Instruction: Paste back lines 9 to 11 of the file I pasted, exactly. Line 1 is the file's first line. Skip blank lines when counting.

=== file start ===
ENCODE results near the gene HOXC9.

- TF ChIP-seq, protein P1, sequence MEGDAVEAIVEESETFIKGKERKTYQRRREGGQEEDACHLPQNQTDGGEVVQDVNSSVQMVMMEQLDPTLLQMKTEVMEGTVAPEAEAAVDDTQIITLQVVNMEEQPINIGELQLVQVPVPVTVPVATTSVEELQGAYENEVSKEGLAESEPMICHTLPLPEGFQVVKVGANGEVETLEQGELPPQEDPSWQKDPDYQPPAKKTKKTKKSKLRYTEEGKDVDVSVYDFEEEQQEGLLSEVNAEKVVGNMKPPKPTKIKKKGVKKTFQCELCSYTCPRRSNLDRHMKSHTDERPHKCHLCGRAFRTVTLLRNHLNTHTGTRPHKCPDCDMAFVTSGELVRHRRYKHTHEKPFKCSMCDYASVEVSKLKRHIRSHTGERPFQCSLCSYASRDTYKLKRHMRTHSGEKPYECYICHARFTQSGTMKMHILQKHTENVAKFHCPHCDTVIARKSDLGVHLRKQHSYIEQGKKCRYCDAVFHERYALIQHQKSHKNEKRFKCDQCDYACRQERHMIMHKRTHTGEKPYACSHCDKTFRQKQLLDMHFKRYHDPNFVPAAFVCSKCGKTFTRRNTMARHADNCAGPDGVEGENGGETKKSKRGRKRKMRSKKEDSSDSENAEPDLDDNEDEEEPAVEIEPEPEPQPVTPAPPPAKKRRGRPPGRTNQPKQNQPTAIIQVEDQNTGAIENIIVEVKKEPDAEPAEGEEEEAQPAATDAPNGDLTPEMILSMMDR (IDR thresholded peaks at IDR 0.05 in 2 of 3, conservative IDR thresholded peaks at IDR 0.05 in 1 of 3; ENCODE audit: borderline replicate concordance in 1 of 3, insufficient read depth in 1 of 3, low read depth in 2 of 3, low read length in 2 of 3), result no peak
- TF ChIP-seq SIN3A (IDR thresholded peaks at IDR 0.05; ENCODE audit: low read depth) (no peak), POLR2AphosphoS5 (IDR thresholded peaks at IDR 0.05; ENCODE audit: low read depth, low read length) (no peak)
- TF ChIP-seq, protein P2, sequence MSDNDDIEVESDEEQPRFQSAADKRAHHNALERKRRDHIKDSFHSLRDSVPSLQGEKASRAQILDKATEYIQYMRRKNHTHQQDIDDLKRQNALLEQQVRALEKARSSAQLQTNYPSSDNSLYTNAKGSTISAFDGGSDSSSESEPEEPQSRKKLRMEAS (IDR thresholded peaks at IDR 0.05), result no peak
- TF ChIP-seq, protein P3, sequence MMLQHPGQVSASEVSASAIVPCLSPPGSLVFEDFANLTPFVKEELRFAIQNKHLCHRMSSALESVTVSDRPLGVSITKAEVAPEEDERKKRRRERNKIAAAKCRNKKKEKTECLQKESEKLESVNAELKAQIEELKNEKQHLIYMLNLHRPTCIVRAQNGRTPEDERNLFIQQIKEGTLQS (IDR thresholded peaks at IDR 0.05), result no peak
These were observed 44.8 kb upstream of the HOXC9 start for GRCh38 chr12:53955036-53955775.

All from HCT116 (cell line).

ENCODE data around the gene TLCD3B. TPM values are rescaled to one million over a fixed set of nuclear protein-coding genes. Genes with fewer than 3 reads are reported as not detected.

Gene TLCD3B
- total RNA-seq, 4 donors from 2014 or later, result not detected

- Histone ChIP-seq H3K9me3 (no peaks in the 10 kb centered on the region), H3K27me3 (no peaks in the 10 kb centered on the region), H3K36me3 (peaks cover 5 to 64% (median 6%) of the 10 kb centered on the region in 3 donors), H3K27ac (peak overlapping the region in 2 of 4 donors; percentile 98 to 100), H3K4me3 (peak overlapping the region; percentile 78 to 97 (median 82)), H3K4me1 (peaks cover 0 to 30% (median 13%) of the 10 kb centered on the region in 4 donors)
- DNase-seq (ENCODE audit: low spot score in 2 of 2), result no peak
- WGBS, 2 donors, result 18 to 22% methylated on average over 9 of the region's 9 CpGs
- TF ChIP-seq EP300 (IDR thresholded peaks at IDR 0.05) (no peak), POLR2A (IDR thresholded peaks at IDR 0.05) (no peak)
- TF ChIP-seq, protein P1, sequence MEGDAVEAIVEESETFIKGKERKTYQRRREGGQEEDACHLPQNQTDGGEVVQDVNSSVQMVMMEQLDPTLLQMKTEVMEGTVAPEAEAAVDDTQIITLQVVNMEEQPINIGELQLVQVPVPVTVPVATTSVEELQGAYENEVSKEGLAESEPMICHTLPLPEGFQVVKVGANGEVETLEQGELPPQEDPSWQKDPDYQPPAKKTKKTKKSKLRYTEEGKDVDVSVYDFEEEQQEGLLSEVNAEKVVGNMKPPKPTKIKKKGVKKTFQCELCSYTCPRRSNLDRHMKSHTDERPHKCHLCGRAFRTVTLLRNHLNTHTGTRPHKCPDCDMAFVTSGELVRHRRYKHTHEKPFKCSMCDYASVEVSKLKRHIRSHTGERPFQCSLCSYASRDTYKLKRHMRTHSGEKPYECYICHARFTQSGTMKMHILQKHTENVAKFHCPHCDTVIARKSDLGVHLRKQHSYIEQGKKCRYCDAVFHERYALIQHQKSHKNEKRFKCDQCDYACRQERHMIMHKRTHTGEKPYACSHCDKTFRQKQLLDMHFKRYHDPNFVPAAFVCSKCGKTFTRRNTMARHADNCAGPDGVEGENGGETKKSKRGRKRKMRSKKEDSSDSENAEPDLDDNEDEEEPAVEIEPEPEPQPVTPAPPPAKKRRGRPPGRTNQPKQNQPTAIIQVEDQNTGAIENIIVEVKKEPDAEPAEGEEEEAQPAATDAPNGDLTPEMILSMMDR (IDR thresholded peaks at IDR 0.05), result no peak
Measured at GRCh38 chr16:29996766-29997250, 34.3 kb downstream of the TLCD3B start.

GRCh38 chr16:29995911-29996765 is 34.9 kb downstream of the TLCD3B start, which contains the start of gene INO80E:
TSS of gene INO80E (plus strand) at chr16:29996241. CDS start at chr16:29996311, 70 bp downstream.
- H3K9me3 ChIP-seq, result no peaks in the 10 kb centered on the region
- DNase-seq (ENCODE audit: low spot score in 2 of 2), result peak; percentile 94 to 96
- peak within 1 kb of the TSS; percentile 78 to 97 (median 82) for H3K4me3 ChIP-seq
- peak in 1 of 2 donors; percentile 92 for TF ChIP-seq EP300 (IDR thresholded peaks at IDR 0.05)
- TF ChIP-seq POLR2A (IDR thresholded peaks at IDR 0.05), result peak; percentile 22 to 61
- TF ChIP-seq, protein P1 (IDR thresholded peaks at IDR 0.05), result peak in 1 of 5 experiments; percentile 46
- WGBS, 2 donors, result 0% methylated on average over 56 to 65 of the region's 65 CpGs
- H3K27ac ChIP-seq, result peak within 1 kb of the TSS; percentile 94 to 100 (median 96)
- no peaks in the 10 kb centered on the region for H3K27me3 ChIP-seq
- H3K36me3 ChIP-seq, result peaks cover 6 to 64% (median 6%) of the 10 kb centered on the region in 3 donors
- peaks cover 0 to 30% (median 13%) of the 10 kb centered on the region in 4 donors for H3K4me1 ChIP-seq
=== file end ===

Gene TLCD3B
- total RNA-seq, 4 donors from 2014 or later, result not detected

- Histone ChIP-seq H3K9me3 (no peaks in the 10 kb centered on the region), H3K27me3 (no peaks in the 10 kb centered on the region), H3K36me3 (peaks cover 5 to 64% (median 6%) of the 10 kb centered on the region in 3 donors), H3K27ac (peak overlapping the region in 2 of 4 donors; percentile 98 to 100), H3K4me3 (peak overlapping the region; percentile 78 to 97 (median 82)), H3K4me1 (peaks cover 0 to 30% (median 13%) of the 10 kb centered on the region in 4 donors)